Profits Up Overall in Western States, Hawaii, and Alaska

By Luke, Robert | American Banker, January 20, 1986 | Go to article overview

Profits Up Overall in Western States, Hawaii, and Alaska


Luke, Robert, American Banker


LOS ANGELES -- Higher profits were reported in the quarter and the year ended Dec. 31 by several western banking companies, including Rainier Bancorp., Valley National Corp., United Bancorp of Arizona, and First Hawaiian Inc.

The Moore Financial Group said profits advanced in the quarter but declined in the full year, largely because of "unusual" charges in the first quarter.

Some Alaska banks reported lower results in the quarter and year. They blamed a slowing state economy.

The Seattle-based Rainier said its profits increased 16% in the quarter to $18 million, or 89 cents a share, a year earlier. In all of 1985, the parent of Rainier National Bank said profits climbed 6% to $65.2 million, or $3.26 a share, from $61.4 million, or $3.13 a share, a year earlier.

Chairman Robert G. Truex Jr. attributed the improved results to increased domestic lending, improved results from international operations, and growth of noninterest income.

Rainier said growth in consumer loans slowed, but climbed in the commercial, tax-exempt, and commercial real estate areas.

Earnings of Rainier National Bank, the company's principal subsidiary, advanced 9% from a year earlier to $15.4 million in the quarter and 9% to $60.1 million in the full year.

Earnings of Rainier Bank Alaska improved, despite a weakening in the Alaska economy, Mr. Truex said. The Alaska unit reported profits of $350,000 in the quarter, against $72,000 a year earlier. For the full year, the figures were $1.04 million, against $164,000 in 1984.

Earnings of Rainier Financial Services Co., the mortgage banking and insurance unit, rose 58% in the quarter but fell 9% in the full year. "The mortgage banking business has been difficult because of intense price competition and the effect of disinflation on real estate markets," Mr. Truex said.

Rainier said nonperforming assets totaled $223 million, or 2.7% of assets and 3.9% of loans and leases at Dec. 31, up from $220 million at Sept. 30. The provision for credit losses was $6 million in the quarter and $30.1 million in the full year, against $7.4 million and $28.4 million, respectively, a year earlier.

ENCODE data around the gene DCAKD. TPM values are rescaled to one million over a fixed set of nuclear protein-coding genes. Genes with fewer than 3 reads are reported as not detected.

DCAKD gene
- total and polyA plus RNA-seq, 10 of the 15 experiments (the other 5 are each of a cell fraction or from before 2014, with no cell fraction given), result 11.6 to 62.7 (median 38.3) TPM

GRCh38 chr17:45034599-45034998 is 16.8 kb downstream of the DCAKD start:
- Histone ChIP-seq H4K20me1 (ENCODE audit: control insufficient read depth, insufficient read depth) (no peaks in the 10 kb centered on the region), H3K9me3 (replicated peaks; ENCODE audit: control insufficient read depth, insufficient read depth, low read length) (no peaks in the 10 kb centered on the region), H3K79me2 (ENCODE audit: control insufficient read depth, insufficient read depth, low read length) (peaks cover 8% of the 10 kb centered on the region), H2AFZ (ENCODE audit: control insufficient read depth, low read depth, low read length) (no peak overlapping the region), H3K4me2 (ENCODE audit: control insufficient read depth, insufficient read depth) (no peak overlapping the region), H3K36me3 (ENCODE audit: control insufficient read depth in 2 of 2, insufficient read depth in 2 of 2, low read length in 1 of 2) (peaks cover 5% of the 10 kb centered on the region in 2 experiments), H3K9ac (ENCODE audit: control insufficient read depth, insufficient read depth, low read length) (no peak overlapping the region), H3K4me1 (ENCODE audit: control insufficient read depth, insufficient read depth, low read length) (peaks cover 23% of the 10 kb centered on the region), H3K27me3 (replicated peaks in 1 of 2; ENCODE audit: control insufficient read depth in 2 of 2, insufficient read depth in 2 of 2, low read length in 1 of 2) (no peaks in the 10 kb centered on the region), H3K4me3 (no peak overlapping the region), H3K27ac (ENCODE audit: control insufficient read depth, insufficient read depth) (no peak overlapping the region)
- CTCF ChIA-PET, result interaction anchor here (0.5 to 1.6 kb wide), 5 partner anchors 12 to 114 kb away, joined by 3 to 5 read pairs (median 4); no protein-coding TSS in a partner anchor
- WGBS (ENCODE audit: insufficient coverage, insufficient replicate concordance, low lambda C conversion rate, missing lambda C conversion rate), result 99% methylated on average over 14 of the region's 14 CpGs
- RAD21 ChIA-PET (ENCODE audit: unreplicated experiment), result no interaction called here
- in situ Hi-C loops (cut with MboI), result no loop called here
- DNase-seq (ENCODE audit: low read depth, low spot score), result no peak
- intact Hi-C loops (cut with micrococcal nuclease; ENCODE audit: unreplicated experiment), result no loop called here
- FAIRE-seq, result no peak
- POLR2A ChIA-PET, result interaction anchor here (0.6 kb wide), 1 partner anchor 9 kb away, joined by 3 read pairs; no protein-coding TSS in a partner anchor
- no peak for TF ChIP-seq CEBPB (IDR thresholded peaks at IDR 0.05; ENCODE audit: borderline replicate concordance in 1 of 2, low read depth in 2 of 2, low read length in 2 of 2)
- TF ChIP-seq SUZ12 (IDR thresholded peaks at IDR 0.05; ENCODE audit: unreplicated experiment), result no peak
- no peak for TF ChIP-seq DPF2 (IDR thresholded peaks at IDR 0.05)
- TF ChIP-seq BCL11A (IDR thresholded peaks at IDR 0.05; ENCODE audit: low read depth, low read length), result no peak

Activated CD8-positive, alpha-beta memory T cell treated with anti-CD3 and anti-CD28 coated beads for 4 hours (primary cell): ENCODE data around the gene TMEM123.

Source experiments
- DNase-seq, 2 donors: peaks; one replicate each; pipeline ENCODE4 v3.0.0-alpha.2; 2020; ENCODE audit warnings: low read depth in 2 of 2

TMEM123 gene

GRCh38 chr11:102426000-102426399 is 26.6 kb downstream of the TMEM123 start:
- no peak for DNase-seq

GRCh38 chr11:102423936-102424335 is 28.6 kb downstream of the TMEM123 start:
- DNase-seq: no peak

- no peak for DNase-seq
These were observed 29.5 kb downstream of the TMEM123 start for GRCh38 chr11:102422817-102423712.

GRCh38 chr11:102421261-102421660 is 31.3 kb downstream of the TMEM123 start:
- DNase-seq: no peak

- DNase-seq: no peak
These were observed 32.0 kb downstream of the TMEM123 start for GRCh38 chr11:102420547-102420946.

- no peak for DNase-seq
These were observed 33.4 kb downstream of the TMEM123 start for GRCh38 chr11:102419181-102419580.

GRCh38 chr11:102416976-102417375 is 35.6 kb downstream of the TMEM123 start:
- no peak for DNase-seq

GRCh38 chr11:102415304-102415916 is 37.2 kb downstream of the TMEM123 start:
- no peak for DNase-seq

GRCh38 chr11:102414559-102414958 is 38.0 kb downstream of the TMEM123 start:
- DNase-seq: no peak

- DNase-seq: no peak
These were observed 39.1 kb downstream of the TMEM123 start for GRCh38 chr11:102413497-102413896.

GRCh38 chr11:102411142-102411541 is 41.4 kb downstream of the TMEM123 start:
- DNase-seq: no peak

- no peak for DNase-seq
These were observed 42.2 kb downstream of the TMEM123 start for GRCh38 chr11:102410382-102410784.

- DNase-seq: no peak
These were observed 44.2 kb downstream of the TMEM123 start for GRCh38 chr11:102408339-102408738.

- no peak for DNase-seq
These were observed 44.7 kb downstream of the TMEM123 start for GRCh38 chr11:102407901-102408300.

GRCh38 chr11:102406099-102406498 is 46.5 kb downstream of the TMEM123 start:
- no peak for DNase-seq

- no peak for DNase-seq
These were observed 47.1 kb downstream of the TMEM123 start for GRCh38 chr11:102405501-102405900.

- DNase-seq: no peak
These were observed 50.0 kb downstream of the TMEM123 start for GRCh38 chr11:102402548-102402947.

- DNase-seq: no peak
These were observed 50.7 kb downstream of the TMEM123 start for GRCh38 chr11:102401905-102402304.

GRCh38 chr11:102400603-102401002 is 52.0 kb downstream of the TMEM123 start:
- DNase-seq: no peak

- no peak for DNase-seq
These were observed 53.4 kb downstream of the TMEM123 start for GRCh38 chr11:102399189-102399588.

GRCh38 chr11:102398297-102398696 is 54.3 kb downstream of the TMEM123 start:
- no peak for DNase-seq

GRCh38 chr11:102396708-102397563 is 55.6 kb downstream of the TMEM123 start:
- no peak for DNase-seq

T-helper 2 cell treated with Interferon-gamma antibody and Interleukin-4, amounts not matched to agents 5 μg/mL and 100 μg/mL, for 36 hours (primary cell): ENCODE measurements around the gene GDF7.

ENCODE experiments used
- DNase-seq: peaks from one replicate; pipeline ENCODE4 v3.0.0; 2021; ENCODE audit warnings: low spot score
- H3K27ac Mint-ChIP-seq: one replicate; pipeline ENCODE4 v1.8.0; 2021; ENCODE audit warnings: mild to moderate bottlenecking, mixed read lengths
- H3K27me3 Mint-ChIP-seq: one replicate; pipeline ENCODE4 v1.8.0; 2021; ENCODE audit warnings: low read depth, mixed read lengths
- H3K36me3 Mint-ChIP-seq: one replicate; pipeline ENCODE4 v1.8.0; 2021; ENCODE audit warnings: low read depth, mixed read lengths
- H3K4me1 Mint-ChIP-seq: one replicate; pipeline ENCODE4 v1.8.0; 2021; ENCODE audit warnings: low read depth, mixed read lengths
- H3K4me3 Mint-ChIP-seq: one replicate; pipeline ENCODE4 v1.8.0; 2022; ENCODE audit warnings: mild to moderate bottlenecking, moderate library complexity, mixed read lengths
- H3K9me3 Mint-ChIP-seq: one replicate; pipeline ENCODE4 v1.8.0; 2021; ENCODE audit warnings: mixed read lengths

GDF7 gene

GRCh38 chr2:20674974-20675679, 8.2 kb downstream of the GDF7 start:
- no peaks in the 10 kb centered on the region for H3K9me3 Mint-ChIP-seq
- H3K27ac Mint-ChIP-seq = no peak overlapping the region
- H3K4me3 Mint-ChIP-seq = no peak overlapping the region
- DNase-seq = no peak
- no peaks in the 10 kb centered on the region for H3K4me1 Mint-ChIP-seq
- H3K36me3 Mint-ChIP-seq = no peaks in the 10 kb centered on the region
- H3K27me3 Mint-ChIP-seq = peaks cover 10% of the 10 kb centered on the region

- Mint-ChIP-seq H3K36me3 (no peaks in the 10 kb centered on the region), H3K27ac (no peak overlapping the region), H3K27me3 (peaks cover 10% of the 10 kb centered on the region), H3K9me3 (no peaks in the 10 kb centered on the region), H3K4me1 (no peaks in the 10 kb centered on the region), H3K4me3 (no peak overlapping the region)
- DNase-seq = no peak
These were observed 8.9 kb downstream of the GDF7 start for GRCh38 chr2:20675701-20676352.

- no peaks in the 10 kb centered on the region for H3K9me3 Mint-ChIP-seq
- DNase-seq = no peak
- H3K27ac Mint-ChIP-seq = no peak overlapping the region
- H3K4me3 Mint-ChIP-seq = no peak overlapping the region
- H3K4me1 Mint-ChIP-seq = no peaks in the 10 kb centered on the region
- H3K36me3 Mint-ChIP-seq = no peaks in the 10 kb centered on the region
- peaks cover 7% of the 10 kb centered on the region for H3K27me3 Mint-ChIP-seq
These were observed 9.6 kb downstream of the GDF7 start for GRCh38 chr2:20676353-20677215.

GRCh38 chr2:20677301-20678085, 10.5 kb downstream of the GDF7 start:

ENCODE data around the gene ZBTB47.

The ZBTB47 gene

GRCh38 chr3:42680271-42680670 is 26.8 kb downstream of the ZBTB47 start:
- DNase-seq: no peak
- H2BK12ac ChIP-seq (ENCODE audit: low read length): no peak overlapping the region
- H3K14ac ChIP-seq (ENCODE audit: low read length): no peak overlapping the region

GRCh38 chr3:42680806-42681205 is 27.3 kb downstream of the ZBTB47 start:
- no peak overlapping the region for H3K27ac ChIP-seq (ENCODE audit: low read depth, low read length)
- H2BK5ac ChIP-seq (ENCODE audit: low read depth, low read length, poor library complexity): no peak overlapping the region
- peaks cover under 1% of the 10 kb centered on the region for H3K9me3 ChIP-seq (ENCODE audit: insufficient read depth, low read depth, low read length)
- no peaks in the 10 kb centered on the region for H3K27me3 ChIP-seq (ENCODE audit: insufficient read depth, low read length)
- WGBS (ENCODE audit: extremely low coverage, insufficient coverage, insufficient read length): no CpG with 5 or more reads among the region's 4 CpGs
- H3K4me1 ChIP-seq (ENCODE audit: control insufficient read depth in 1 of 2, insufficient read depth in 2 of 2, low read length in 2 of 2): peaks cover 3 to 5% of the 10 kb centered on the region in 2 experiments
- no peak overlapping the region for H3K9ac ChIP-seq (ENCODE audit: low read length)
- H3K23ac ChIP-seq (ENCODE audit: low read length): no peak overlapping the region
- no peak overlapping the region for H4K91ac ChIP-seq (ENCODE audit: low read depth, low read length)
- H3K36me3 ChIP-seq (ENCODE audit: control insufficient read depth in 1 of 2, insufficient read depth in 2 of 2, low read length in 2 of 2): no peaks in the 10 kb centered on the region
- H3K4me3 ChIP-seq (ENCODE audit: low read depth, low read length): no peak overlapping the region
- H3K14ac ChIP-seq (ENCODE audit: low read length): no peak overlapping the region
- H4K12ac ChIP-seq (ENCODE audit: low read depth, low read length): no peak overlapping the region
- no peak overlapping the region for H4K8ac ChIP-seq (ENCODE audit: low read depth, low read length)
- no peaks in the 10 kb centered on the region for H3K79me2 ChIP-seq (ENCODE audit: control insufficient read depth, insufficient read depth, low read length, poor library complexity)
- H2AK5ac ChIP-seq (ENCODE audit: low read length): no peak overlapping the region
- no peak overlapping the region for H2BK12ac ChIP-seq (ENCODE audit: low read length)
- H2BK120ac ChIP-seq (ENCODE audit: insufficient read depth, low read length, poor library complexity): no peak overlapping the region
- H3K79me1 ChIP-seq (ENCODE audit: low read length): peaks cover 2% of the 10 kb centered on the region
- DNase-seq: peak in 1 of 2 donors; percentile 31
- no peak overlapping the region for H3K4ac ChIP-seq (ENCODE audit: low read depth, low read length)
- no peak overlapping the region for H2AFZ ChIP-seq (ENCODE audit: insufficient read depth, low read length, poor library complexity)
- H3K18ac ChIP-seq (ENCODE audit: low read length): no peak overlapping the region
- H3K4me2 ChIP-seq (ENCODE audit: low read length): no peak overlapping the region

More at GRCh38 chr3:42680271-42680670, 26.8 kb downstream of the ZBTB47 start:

Rainier reported assets of $8.3 billion at Dec. 31.

Moore Profits Down for Year

In Boise, Idaho, the Moore Financial Group said Fourth-quarter earnings increased 17.9% to $6.8 million, or $1 a share, from $5.8 million, or 85 cents a share, a year earlier.

"However, the increased in net income during the last three quarters was not sufficient to offset the unusual charges to earnings in the first quarter of the year," said Fred C. Humphreys, chairman and chief executive officer.

In the first quarter of 1985, Moore said its earnings fell 67% from the year-earlier period after it boosted its provision for credit losses by $6 million, partly as a result of "substantial, fraudulent, and unauthorized extensions of credit by one credit officer to parties with no means of repayment."

Besides the "fraudulent and unauthorized" loans, Moore said its Idaho First National Bank subsidiary charged down two commercial business loans "to more properly reflect their value."

In all of 1985, Moore said its profits declined 5.7% to $20.6 million, or $3.01 a share, from $21.8 million, or $3.20 a share, a year earlier. Moore said its allowance for credit losses stood at 1.34% of total loans and leases at Dec. 31, compared with 1.24% at the end of the third quarter and 1.13% at yearend 1984.

"The Idaho economy continues to experience economic problems, which most likely will continue through 1986," Mr. Humphreys said. "We believe this allowance is adequate to cover potential credit problems."

Moore reported total assets of $3.46 billion at Dec. 31.

Good Year for Valley National

In Phoenix, Valley National Corp., parent of Valley National Bank of Arizona, said fourth-quarter profits increased 23.

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